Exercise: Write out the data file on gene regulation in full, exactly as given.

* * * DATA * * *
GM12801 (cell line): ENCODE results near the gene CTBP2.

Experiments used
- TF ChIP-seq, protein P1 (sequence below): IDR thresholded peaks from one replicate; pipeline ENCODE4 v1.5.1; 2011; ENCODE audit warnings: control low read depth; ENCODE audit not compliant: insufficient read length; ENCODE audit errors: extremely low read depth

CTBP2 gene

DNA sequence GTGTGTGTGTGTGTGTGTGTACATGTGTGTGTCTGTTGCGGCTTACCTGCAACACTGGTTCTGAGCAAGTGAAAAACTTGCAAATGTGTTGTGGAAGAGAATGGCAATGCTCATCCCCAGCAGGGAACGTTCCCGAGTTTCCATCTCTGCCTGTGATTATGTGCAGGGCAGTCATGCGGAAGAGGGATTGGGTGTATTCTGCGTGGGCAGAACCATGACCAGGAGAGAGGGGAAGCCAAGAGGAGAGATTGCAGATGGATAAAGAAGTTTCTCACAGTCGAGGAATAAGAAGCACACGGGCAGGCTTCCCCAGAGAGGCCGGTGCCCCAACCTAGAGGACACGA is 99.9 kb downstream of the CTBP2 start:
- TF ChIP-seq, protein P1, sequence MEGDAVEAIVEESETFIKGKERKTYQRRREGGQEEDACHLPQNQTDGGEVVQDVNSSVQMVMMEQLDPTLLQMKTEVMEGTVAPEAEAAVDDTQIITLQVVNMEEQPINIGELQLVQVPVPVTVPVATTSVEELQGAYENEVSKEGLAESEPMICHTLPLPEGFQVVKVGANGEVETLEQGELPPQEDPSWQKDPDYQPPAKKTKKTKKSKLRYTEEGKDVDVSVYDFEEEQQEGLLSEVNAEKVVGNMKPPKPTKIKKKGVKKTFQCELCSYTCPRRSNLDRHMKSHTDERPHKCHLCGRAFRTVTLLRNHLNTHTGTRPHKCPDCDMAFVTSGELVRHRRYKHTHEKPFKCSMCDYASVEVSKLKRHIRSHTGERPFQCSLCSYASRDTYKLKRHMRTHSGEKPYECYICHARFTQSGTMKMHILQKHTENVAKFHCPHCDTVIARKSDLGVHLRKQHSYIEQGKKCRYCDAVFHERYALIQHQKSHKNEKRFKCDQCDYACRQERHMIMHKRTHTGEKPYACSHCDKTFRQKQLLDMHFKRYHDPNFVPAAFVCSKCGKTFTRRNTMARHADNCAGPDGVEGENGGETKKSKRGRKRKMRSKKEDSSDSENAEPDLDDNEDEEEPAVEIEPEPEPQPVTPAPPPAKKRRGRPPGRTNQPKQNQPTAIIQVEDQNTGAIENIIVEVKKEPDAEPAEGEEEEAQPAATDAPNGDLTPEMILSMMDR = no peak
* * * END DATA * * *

GM12801 (cell line): ENCODE results near the gene CTBP2.

Experiments used
- TF ChIP-seq, protein P1 (sequence below): IDR thresholded peaks from one replicate; pipeline ENCODE4 v1.5.1; 2011; ENCODE audit warnings: control low read depth; ENCODE audit not compliant: insufficient read length; ENCODE audit errors: extremely low read depth

CTBP2 gene

DNA sequence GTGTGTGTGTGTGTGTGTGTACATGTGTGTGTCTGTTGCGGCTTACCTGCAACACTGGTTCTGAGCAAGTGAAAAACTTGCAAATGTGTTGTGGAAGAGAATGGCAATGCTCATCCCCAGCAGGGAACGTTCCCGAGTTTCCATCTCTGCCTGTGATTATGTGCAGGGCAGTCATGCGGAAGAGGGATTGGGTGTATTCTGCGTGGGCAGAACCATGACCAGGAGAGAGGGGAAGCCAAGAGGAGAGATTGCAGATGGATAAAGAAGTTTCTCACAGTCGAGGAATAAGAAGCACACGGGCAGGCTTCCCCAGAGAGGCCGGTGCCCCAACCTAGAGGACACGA is 99.9 kb downstream of the CTBP2 start:
- TF ChIP-seq, protein P1, sequence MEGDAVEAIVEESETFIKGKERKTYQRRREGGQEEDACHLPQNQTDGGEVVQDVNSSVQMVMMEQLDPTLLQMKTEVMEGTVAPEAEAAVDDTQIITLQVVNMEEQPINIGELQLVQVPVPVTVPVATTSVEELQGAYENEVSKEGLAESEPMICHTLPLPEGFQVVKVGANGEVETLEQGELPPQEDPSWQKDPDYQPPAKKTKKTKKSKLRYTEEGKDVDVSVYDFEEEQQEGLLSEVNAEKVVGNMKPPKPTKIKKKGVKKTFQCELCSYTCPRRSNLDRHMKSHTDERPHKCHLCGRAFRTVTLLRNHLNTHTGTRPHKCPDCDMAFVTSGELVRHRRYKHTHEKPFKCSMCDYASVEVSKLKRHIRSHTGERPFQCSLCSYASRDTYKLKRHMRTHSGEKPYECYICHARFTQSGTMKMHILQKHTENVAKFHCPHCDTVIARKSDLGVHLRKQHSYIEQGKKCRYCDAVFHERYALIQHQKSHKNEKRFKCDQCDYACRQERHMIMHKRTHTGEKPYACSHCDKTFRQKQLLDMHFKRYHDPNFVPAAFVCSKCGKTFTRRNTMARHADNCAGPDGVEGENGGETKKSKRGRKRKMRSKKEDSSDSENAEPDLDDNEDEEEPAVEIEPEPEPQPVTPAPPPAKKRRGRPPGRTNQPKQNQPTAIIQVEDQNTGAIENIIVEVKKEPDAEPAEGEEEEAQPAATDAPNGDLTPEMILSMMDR = no peak